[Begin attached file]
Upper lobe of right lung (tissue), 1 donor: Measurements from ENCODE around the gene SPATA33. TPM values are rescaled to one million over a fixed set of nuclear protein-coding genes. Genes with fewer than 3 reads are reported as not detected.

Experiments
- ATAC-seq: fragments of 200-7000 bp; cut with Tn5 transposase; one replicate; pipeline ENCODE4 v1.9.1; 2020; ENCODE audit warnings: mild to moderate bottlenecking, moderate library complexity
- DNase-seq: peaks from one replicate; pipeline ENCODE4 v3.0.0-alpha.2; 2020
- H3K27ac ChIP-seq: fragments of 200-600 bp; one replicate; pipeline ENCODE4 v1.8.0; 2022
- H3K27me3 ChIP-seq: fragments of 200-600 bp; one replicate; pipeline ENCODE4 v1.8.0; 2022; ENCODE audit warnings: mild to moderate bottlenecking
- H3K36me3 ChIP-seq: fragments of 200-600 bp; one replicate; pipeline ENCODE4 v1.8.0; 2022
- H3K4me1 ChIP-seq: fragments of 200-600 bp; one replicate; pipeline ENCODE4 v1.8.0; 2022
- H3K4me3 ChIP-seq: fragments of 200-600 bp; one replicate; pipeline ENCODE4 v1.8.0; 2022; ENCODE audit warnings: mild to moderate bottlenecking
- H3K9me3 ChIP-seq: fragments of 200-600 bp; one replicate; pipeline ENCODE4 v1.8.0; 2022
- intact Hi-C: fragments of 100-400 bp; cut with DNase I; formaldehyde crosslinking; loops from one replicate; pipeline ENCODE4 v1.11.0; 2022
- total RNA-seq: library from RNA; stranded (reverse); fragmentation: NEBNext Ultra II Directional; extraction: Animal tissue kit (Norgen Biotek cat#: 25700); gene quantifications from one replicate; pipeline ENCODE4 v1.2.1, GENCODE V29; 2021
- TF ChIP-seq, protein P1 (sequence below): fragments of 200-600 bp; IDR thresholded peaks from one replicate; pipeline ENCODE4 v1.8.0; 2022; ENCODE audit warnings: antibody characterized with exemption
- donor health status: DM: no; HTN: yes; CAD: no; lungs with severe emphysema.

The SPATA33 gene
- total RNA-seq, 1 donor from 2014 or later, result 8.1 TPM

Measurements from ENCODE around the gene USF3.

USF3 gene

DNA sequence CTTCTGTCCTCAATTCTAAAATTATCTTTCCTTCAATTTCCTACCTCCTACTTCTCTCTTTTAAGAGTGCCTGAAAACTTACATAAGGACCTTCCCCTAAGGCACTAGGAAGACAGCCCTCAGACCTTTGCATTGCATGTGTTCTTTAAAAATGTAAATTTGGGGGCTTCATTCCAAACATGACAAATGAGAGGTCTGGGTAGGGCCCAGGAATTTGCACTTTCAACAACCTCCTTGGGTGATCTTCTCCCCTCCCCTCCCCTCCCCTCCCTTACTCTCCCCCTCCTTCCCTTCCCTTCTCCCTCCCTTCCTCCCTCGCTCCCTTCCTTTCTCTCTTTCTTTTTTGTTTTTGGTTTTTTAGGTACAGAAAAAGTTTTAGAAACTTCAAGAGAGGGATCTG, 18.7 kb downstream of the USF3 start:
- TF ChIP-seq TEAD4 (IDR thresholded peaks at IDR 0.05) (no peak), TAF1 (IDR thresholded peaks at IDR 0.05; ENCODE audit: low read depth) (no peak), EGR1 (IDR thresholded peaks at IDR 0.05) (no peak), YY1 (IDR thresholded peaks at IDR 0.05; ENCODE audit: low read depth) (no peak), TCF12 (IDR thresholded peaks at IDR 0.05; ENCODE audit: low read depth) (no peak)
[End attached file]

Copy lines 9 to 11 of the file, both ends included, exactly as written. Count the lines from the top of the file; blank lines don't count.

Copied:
- H3K4me3 ChIP-seq: fragments of 200-600 bp; one replicate; pipeline ENCODE4 v1.8.0; 2022; ENCODE audit warnings: mild to moderate bottlenecking
- H3K9me3 ChIP-seq: fragments of 200-600 bp; one replicate; pipeline ENCODE4 v1.8.0; 2022
- intact Hi-C: fragments of 100-400 bp; cut with DNase I; formaldehyde crosslinking; loops from one replicate; pipeline ENCODE4 v1.11.0; 2022